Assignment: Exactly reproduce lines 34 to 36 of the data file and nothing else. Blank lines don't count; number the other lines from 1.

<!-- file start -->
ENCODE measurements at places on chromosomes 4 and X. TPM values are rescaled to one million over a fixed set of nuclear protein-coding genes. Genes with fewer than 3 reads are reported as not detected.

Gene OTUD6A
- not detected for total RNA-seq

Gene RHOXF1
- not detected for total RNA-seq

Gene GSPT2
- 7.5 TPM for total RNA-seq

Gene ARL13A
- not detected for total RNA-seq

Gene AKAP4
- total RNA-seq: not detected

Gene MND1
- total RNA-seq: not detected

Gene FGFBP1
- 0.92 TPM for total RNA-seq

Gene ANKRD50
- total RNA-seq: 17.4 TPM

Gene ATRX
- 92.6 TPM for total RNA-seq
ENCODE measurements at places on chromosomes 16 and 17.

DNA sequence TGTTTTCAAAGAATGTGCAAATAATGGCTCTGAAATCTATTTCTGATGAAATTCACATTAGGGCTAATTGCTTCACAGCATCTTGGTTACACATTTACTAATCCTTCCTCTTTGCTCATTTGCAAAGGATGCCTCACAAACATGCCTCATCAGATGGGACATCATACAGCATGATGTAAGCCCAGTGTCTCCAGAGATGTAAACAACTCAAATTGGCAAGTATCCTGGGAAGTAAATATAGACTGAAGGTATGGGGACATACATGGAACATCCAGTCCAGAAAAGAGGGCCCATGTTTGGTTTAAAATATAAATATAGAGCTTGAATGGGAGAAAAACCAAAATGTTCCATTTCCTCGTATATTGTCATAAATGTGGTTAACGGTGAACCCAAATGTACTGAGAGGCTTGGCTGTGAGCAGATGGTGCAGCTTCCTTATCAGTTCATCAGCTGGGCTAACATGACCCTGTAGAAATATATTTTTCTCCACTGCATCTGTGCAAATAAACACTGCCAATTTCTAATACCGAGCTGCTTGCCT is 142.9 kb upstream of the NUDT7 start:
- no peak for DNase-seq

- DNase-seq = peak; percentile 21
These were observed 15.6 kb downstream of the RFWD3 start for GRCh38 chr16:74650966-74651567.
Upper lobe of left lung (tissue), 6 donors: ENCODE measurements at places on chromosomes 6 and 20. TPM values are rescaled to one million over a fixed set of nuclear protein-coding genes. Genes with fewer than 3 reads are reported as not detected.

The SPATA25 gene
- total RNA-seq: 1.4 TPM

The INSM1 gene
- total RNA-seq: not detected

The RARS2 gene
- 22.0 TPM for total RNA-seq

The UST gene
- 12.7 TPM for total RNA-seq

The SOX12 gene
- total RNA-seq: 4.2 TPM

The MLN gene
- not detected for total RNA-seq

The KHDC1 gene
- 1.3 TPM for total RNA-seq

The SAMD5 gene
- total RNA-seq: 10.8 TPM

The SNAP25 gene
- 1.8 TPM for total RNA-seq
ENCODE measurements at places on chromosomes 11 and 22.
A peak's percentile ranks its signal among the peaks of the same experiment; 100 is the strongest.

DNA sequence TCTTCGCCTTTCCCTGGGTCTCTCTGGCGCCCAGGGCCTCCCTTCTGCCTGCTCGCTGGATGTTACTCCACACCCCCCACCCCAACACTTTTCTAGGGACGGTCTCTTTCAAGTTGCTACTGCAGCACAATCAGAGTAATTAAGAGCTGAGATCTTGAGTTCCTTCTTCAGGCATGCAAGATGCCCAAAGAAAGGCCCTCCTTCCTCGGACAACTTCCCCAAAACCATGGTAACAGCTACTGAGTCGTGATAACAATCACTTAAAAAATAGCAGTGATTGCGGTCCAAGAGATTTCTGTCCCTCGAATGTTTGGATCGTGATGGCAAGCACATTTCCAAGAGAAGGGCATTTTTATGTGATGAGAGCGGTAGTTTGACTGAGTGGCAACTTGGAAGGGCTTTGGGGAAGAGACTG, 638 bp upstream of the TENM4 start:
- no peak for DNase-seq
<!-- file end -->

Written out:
The SOX12 gene
- total RNA-seq: 4.2 TPM

The MLN gene